Monsters, and Victims
Images of Adoptive Families in
U.S. Commercial Films, 1950–2000
CHRISTINE WARD GAILEY
Movies play an important role in providing metaphors and images that people use in thinking about a range of social issues, in this case, adoption. The adults in my study of U.S. public and private adoptive families had grown up with movies as a key form of entertainment.1 Every one of the approximately 1oo adopters I interviewed from the working and middle classes and from wealthier sectors of the population had seen at least five of the movies discussed below, at least three prior to adopting their particular child. Moreover, they incorporated images from the films in discussing their views of adoption, adoptees, and adopters. Their perceptions of movie portrayals of adoptees and adopters ranged from acceptance to skepticism to rejection. In some cases, the movies provided a frame for their experiences as adopters; in other cases, the adopters and adoptees framed their experiences in contrast to the movie images. In all cases, film images influenced their own representations of adoption.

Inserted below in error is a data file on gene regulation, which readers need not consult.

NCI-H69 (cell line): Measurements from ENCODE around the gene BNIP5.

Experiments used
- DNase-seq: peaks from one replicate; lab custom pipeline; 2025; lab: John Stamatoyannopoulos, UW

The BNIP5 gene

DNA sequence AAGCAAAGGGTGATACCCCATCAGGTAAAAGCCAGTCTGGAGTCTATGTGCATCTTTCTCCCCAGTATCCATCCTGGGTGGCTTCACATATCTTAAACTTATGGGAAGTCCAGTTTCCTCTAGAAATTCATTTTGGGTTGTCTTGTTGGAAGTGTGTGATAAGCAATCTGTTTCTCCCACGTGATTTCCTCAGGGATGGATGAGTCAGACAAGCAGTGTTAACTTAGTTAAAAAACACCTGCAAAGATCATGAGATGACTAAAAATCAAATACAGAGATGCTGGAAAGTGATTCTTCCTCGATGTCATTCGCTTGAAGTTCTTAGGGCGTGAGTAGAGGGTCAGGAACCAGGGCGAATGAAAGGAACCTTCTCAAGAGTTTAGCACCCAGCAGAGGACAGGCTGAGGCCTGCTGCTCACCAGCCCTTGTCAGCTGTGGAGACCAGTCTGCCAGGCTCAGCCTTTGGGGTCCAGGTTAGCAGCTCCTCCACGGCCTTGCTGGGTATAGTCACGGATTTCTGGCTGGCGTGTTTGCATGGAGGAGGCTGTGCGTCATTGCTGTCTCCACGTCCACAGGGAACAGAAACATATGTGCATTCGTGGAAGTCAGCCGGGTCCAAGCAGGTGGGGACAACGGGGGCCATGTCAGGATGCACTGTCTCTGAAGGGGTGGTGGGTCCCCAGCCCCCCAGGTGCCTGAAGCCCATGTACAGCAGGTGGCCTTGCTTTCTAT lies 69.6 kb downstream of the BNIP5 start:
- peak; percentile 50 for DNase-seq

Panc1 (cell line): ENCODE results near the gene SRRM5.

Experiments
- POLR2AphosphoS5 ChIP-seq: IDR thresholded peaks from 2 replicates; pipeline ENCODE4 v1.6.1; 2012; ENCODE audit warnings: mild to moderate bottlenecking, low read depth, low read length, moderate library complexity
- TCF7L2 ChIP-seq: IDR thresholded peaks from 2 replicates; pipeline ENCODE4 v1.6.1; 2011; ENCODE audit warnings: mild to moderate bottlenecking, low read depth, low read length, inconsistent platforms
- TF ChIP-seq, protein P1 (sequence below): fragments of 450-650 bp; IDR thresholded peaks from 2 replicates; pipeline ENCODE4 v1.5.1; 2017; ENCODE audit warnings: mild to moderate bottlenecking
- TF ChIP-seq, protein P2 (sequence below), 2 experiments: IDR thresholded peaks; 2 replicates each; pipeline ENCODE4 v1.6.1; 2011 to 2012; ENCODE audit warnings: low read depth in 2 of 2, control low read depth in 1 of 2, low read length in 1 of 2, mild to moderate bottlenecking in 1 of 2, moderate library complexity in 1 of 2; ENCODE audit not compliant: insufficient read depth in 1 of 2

The movies selected for discussion here reflect adoption practices in the second half of the twentieth century and were produced during the lifetime of the adopters I interviewed. I will focus on the movies that addressed debates about adoption in the United States at the time, especially whether adopted children are inherently or permanently troubled, who is suitable to become an adoptive parent, and whether transracial adoption should be allowed.
In keeping with cinema in general, these movies pick up controversies, fears, or desires and present them dramatically, so seeming to ground them in a certain reality, cinematic reality. The visual richness of the medium heightens and directs desire in ways that cinema studies scholars have analyzed in depth.2 In terms of adoption, wider political concerns of particular eras enter into the safe, contained